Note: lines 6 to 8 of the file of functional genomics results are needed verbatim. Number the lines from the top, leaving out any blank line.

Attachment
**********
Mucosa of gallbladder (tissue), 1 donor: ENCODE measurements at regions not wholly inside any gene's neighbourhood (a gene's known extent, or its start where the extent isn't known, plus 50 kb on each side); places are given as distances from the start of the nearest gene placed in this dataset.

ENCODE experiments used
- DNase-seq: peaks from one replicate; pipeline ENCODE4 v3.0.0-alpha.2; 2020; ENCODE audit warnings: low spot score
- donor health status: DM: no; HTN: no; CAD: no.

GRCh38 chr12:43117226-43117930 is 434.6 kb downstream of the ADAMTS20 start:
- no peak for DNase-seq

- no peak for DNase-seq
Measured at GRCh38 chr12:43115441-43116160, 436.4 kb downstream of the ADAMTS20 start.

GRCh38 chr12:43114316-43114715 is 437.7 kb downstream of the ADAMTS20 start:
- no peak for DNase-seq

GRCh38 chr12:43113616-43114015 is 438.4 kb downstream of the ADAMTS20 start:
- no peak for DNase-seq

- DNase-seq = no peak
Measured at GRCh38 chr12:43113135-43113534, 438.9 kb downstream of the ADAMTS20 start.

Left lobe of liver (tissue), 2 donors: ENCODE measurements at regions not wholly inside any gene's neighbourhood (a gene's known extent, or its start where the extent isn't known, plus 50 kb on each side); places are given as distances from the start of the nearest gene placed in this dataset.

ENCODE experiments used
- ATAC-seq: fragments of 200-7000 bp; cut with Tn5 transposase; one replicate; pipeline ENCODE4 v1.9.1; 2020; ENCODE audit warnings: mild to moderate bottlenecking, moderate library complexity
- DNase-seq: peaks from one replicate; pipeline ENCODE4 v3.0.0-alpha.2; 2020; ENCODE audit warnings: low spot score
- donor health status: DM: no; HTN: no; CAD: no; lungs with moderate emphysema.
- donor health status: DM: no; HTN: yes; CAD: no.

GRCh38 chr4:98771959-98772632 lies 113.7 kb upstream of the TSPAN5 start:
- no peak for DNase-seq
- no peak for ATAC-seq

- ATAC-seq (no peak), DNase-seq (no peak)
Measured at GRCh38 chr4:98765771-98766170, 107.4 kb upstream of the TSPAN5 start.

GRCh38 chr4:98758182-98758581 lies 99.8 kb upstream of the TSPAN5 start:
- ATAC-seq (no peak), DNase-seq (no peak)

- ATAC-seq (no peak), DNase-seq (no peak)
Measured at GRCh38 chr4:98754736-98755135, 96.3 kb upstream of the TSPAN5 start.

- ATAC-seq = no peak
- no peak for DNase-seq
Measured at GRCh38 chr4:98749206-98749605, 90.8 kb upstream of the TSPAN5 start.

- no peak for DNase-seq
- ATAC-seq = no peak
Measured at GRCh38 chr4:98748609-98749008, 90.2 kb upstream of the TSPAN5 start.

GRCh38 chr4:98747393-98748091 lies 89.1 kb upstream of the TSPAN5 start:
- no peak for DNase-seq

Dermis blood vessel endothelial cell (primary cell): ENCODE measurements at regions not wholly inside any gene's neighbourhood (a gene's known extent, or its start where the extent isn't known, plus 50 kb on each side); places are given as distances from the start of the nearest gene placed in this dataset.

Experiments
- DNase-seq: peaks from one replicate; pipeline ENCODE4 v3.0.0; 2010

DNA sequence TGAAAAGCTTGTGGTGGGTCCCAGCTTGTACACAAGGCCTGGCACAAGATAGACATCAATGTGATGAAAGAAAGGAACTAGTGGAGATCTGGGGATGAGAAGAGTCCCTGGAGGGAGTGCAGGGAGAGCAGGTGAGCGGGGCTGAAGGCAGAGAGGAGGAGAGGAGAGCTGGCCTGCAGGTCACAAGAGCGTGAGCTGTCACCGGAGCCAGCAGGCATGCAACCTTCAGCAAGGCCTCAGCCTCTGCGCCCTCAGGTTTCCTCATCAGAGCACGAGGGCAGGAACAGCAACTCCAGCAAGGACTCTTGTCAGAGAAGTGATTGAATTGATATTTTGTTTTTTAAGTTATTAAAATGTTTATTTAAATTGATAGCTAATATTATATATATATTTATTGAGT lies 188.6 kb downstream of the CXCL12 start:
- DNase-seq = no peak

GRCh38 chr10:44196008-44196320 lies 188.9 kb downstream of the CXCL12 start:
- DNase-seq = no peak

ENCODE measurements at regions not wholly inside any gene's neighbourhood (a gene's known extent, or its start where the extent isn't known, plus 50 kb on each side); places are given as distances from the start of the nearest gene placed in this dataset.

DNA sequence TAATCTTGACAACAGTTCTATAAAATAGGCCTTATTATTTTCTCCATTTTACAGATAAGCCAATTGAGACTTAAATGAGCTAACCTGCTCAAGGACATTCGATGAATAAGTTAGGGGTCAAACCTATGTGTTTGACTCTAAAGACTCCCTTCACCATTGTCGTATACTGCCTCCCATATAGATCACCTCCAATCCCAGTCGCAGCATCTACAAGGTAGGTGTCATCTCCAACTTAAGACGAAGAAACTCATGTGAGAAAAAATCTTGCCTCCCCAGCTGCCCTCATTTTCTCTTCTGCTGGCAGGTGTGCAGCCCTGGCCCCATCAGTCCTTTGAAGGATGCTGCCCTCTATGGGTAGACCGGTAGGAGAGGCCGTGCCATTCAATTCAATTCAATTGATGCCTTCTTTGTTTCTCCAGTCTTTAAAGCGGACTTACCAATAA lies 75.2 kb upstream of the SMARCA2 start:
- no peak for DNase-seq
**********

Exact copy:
- no peak for DNase-seq

- no peak for DNase-seq
Measured at GRCh38 chr12:43115441-43116160, 436.4 kb downstream of the ADAMTS20 start.